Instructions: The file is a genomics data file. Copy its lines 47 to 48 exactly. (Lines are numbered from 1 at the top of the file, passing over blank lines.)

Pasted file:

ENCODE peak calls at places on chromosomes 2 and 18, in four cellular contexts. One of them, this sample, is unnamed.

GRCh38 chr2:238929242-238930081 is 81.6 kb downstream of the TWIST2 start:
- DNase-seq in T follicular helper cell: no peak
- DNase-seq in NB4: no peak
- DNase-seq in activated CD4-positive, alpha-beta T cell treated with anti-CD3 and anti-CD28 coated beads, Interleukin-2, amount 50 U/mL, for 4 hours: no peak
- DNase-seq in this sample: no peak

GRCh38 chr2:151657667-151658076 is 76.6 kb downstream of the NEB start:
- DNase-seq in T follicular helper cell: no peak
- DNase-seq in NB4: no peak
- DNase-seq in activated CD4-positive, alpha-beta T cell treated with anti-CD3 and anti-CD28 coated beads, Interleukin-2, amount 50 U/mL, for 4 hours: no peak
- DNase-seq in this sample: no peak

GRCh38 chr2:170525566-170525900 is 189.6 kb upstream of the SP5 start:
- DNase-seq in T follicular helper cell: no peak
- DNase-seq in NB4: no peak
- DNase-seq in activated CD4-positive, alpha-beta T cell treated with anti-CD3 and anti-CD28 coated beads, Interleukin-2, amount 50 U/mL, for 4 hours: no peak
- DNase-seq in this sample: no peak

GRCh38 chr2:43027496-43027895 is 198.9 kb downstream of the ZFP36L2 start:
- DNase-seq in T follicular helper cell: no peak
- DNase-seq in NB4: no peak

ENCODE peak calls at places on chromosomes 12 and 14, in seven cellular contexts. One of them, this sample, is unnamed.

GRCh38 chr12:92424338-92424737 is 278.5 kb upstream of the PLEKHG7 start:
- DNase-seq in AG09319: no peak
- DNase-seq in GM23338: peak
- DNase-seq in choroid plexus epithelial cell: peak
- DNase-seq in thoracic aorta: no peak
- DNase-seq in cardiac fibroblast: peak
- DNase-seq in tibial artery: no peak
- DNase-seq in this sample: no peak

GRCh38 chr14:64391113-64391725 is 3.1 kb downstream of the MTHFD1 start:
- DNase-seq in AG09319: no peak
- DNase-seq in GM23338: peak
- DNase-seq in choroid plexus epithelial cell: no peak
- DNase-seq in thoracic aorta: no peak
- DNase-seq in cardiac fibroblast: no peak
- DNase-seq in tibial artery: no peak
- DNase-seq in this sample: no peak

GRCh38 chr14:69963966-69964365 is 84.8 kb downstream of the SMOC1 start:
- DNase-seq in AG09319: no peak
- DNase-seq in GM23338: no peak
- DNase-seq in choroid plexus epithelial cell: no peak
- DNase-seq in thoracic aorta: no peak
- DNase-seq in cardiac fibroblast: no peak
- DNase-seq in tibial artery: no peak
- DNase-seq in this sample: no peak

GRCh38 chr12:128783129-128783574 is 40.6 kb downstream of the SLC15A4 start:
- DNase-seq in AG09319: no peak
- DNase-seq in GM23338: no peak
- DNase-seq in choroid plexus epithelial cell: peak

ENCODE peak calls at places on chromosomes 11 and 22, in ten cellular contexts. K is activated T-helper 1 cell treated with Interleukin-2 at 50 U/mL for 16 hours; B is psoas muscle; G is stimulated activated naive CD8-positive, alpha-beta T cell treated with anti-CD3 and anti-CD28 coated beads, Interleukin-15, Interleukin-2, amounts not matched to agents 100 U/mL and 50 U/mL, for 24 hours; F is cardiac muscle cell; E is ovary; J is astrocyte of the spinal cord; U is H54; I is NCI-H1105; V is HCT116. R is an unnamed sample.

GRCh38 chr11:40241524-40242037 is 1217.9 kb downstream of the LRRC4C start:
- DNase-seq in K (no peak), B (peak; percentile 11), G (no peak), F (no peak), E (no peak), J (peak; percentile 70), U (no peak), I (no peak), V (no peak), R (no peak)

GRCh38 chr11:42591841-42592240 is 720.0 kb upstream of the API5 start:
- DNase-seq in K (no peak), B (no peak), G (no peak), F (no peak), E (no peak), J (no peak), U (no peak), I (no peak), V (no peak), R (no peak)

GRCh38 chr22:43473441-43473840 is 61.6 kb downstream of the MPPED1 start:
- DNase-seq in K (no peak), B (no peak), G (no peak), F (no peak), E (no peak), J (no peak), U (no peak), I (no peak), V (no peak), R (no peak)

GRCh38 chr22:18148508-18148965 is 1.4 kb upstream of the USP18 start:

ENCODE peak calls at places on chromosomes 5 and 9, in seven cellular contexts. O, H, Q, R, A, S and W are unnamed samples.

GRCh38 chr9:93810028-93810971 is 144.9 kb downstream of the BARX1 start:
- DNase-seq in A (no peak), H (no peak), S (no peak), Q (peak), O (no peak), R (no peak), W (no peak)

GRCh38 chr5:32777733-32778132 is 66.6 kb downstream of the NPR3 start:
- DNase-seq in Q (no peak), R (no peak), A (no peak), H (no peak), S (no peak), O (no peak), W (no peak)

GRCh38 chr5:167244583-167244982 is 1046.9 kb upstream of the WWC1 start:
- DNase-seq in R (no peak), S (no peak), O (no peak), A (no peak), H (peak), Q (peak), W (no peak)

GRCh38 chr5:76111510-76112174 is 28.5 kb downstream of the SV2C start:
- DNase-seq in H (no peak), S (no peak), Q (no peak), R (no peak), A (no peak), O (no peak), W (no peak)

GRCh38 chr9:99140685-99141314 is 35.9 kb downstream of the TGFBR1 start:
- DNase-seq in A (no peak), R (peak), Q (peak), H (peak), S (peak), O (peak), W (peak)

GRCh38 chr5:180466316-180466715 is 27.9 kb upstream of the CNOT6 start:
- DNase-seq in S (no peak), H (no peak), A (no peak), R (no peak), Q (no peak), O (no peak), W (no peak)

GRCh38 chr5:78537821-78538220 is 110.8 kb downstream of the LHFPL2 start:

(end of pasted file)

- DNase-seq in GM23338: no peak
- DNase-seq in choroid plexus epithelial cell: peak